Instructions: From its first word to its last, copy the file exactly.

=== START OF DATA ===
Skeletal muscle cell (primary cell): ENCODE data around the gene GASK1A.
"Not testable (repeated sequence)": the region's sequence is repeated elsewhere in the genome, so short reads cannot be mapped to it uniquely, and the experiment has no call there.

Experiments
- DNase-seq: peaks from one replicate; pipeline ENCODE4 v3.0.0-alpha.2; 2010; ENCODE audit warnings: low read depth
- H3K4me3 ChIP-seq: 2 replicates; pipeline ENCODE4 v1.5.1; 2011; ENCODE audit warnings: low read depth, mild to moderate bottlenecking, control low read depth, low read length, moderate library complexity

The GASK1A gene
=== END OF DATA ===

Skeletal muscle cell (primary cell): ENCODE data around the gene GASK1A.
"Not testable (repeated sequence)": the region's sequence is repeated elsewhere in the genome, so short reads cannot be mapped to it uniquely, and the experiment has no call there.

Experiments
- DNase-seq: peaks from one replicate; pipeline ENCODE4 v3.0.0-alpha.2; 2010; ENCODE audit warnings: low read depth
- H3K4me3 ChIP-seq: 2 replicates; pipeline ENCODE4 v1.5.1; 2011; ENCODE audit warnings: low read depth, mild to moderate bottlenecking, control low read depth, low read length, moderate library complexity

The GASK1A gene